Plasma Mythology forum discussion

What is a human being? What is life? Can science give us reliable answers to such questions? The electricity of life. The meaning of human consciousness. Are we alone? Are the traditional contests between science and religion still relevant? Does the word "spirit" still hold meaning today?

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Re: Plasma Mythology forum discussion

Unread postby Grey Cloud » Mon Dec 07, 2009 4:16 pm

Hi Aten,

You wrote:
GC I see nothing in your source that’s addresses the very simple question as to why the Egyptians coloured the sun red. The references I’ve supplied do at the very least refer to the Sun.
The point of my examples was to show that your view was overly-simplistic and that there was more to the Egyptian’s use of colour.

I’m surprised by your dismissal of Tour Egypt as been a "rung or two below" Schwaller. Many scholars consider the site to be a reliable source of information and they are often referred to in publications such as Ancient Egypt.
Scholars will refer to the site because it regurgitates the orthodox view. Have you read any of Schwaller’s works? If so, please feel free to say why he is in error.

I notice you didn’t mention my other source, Gay Robins, who has written at least 13 books, many covering the art of the Egyptians. Is she also, "a rung or two" below Schwaller?
I missed the reference to Robins first time around. I’ve never heard of her but a quick Google reveals her to be just another academic spouting the orthodox view. I would wager that her views on Egyptian art are based upon modern of art and that her views on women in Egyptian society are based on modern feminism (i.e. with no intimation of the philosophy of the Egyptians themselves).
I don’t know exactly how many books Schwaller authored but I have seven of them.

The mentioning of academics brings us to another advantage I have over you and others who have their own theory. You and these others rely on the scholars for an appeal to authority and then ignore them when their views are at odds with your theory.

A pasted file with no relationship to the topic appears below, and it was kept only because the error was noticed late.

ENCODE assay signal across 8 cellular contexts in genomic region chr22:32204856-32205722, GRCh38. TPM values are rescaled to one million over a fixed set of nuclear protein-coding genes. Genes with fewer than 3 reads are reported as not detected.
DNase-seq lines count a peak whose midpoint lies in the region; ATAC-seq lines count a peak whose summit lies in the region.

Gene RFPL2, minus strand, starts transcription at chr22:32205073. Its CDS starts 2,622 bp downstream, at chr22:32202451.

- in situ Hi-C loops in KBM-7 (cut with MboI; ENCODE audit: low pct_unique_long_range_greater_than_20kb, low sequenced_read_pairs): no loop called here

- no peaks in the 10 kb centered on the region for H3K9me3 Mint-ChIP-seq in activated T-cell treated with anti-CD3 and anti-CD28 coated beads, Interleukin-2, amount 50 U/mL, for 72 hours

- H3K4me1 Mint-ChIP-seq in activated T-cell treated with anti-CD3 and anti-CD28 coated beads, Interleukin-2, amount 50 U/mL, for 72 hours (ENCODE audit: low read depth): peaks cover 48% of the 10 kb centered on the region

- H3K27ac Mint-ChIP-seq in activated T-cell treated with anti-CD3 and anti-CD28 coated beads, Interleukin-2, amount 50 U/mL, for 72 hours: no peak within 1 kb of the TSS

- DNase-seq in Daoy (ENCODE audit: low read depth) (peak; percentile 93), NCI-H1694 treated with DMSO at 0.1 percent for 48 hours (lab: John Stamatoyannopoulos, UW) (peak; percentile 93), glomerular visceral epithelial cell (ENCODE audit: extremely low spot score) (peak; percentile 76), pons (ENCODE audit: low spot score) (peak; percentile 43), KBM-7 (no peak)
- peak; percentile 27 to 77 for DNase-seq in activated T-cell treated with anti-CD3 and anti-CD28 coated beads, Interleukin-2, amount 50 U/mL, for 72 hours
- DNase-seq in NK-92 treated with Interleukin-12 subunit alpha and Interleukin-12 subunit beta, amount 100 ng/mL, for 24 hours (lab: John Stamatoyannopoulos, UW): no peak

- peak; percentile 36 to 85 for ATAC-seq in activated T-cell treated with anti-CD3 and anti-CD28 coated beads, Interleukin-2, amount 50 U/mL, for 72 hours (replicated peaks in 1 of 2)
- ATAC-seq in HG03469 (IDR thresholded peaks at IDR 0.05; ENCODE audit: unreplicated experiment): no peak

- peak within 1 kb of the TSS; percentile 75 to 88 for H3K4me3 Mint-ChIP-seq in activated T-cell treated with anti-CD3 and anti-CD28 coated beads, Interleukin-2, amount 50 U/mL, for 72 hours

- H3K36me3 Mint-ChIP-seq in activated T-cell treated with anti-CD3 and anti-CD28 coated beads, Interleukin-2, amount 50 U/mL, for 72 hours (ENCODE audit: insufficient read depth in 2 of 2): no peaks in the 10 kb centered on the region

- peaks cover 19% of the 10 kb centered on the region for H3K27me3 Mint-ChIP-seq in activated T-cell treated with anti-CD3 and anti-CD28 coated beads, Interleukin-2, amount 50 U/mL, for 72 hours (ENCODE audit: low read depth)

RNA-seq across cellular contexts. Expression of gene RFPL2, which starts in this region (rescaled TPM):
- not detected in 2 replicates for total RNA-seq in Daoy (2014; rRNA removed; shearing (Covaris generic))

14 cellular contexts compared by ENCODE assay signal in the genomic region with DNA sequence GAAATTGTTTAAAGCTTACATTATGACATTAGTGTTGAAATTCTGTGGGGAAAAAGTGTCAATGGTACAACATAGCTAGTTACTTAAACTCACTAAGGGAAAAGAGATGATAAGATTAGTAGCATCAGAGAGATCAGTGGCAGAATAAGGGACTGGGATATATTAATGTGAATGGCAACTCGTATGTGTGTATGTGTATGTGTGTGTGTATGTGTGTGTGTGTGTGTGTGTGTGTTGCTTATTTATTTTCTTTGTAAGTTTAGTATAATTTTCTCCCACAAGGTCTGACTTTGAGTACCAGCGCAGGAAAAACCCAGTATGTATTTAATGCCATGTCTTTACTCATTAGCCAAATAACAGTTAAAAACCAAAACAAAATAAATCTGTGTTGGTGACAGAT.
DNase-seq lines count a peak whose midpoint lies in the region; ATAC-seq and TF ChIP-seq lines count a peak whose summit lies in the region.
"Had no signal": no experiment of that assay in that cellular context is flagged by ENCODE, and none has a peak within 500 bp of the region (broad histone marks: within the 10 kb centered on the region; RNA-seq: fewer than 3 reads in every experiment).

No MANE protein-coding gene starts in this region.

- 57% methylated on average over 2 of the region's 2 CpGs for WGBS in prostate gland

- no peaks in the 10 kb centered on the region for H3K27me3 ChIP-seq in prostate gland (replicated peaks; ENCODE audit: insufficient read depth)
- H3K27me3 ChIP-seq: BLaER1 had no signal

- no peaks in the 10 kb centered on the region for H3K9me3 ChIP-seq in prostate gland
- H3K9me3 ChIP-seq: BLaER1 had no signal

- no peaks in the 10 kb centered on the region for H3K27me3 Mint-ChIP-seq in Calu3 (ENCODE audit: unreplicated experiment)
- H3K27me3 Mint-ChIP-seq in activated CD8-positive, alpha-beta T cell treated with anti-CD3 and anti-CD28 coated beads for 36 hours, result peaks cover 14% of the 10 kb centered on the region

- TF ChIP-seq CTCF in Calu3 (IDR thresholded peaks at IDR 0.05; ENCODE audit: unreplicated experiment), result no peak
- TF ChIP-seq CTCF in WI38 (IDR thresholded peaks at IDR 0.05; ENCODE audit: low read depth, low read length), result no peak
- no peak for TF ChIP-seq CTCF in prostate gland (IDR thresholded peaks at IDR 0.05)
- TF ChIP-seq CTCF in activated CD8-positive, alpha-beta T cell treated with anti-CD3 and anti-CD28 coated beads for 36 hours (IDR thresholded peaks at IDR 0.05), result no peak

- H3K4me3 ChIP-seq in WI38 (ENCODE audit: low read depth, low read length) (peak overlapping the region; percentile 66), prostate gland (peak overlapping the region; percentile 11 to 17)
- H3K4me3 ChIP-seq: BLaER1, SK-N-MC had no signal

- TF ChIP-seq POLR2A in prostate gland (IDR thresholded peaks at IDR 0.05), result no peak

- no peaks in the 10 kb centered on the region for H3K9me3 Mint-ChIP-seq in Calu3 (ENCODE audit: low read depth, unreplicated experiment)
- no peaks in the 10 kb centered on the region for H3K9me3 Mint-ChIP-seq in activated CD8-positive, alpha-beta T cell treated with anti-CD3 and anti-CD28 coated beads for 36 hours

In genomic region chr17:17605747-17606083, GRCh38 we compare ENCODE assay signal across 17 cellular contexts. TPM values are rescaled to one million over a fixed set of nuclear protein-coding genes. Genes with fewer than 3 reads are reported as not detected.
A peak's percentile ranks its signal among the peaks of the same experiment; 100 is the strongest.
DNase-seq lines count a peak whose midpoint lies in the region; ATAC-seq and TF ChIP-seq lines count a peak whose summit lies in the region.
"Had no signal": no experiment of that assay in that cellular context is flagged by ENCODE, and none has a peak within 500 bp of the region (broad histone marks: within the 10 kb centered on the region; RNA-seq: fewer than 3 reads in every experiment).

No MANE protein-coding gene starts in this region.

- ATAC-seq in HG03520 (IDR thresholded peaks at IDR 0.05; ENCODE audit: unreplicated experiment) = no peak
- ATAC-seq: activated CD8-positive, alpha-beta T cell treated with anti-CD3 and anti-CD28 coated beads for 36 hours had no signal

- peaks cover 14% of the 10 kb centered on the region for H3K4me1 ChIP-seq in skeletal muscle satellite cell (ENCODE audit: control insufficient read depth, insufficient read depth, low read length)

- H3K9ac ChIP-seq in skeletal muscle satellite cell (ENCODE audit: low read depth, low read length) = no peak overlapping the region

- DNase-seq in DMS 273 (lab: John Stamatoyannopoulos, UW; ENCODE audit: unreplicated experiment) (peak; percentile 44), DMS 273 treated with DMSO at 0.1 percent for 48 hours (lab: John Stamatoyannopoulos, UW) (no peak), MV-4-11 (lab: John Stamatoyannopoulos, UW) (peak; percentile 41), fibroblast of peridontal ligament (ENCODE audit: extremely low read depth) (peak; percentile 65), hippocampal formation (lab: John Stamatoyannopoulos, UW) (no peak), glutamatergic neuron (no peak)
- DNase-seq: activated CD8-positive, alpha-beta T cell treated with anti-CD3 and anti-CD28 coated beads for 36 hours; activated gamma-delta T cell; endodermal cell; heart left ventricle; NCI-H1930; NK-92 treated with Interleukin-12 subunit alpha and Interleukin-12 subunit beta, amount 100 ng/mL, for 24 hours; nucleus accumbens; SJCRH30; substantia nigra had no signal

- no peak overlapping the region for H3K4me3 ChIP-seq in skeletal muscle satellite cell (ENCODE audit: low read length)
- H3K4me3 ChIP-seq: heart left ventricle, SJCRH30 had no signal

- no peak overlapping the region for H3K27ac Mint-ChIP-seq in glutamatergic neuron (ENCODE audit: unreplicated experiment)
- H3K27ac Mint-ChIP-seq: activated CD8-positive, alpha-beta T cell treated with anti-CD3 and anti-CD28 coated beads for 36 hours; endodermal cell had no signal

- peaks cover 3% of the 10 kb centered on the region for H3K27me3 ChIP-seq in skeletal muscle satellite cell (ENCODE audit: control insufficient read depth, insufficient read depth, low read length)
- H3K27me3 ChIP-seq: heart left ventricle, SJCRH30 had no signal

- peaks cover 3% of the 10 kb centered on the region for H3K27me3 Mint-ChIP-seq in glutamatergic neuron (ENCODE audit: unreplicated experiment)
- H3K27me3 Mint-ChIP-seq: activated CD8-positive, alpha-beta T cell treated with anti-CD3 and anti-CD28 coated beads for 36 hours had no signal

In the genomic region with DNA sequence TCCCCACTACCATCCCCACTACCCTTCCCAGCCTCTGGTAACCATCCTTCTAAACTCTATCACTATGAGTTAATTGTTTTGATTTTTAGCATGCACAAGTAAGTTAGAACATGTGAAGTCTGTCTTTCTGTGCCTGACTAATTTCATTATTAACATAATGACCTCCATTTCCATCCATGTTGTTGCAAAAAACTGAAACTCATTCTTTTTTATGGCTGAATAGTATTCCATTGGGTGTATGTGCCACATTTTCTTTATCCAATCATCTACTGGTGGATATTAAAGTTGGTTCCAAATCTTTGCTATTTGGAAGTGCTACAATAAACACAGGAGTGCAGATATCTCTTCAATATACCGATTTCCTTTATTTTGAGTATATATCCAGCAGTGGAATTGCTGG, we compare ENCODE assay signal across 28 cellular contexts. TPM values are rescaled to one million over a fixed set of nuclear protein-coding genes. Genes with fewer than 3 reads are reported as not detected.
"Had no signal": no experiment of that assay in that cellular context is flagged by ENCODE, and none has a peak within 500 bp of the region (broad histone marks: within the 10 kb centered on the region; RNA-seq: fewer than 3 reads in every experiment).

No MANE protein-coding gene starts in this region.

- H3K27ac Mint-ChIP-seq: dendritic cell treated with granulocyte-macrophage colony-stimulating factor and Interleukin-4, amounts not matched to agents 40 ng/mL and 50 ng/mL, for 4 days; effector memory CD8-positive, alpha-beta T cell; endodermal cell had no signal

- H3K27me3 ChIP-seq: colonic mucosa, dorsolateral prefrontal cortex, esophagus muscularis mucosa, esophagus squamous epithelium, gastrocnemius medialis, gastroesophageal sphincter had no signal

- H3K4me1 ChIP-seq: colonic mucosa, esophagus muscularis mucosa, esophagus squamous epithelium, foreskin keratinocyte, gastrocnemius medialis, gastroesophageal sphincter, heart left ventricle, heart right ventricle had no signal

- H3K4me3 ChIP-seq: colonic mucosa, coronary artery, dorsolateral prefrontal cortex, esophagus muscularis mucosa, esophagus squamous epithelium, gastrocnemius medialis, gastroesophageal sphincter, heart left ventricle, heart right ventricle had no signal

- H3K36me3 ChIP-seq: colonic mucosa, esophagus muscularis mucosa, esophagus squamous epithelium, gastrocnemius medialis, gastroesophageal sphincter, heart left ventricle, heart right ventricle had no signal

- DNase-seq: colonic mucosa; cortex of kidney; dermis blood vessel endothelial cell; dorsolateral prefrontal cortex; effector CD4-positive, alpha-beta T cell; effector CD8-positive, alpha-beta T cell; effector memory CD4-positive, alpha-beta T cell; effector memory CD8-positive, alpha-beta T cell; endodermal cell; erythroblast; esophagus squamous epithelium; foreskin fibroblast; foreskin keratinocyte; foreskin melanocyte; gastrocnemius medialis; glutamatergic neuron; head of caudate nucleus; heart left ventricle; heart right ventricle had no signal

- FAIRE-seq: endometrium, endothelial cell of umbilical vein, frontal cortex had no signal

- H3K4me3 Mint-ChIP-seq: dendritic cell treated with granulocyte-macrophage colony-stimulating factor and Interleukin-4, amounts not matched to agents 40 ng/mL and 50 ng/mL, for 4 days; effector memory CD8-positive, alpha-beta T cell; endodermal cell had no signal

I have no need of academic scholars and their theories as I get my knowledge from the ‘esotericists’, plus my own studies of various cultures and civilisations, and my meditations. Being in an altered state of consciousness really helps with understanding ancient texts, whether mythology, philosophy or scripture.

From Schwaller de Lubicz, The Egyptian Miracle, p120-121.
“FIRE, is the radiant state, participates in the dry and the hot.
Red……………….participates in violet and orange.
The Hot is Orange.

AIR, the volatile state, participates in the hot and the moist.
Yellow…………participates in Orange and Green.
The Moist is Green.

WATER, the liquid state, participates in the moist and the cold.
Blue………….participates in Green and Indigo.
The Cold is Green.

EARTH, the solid state, participates in the cold and the dry.
Indigo……………..participates in Blue and Violet.
The Dry is Violet.

[….]
If we depart for a moment from the field of ‘pure reasoning’ and examine the facts, we see that in the normal spectrum the measure of calorific intensities reveals a maximum of heat situated in the yellow-orange, which we have just seen as ‘hot’, while the heat intensity becomes very weak starting with indigo (which is called ‘cold’) and practically insignificant in the ultraviolet, all of which supports the metaphysical correspondences previously established.